Diabetes insipidus (DI), also called water diabetes, is an uncommon but manageable condition in which the body produces excess urine and cannot retain water properly. Diabetes insipidus can be life-long or temporary and mild or extreme relying on the underlying cause.
Extreme thirst and excessive urination are two symptoms of Diabetes insipidus. DI is caused due to a problem with a hormone called antidiuretic hormone (ADH, or vasopressin). The body doesn’t adequately produce ADH or the kidneys don’t utilize it correctly.
In severe cases, a person may excrete up to 30 liters of urine daily. If left untreated, diabetes insipidus can result in dehydration and, eventually, coma due to the high concentration of salts in the blood, especially sodium. Generally, DI does not cause major problems, and patients may control the condition by maintaining a healthy hydration level in their body.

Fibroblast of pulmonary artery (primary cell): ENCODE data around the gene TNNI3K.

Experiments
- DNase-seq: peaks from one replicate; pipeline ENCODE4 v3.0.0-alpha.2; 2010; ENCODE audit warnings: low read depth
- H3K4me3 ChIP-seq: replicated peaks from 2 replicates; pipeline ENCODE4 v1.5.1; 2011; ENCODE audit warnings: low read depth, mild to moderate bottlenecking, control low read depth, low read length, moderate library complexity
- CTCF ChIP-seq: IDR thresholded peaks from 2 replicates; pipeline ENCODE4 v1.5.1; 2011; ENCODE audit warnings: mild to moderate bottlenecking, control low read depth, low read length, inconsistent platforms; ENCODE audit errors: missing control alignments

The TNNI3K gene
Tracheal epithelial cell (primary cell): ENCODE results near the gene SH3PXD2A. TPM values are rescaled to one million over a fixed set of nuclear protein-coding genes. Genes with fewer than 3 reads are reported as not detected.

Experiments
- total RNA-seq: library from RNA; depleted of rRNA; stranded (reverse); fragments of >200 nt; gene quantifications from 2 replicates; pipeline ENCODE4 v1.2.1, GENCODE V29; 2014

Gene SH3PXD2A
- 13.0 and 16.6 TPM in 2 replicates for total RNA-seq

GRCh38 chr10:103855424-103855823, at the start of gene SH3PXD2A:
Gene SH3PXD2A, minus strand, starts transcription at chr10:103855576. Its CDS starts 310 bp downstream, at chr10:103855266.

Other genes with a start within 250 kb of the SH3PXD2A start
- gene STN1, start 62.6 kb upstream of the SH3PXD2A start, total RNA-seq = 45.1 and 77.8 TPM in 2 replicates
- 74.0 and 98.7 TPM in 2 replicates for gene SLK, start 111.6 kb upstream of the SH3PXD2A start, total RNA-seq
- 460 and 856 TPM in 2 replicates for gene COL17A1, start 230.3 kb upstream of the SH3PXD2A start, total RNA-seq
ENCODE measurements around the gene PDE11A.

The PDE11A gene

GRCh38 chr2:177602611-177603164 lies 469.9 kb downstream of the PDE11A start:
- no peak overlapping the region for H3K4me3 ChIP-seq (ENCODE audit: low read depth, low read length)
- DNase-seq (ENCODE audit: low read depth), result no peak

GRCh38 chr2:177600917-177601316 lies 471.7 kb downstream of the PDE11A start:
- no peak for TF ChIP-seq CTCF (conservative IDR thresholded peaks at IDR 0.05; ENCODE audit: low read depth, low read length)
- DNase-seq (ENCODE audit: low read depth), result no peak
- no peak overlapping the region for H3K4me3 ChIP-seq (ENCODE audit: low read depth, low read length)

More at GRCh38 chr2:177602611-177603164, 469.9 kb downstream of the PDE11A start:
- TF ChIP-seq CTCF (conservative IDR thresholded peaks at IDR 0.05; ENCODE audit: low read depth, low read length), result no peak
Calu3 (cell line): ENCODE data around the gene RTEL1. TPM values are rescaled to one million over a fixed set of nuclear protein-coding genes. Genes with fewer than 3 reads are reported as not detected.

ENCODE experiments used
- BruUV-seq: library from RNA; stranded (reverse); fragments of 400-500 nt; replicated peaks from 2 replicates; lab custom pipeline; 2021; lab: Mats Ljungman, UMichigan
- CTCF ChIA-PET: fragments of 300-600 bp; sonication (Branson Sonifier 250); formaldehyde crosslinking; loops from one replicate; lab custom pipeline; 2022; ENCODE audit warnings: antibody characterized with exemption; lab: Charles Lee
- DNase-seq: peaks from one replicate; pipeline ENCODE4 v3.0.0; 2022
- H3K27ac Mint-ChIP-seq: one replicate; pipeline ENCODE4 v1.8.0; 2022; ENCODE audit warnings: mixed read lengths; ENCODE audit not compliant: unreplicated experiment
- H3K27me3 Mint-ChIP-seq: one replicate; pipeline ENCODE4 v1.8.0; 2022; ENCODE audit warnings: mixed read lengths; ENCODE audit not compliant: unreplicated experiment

This can be more challenging for those who may have trouble managing their thirst, like newborns or older adults. These people may experience serious consequences, such as confusion, seizures or brain trauma.
Insipidus has two basic categories, which are as follows:
- Nephrogenic diabetes insipidus
- Central diabetes insipidus
The most common symptoms of Diabetes Insipidus in adults are:
- Extreme undying thirst (polydipsia)
- Frequent urination (polyuria)
- Nocturia – waking up frequently at night to urinate
- Dry skin
- Weak muscles
In infants and small children the symptoms are:
- Crying uncontrollably
- Trouble sleeping
- Weight loss
- Delayed growth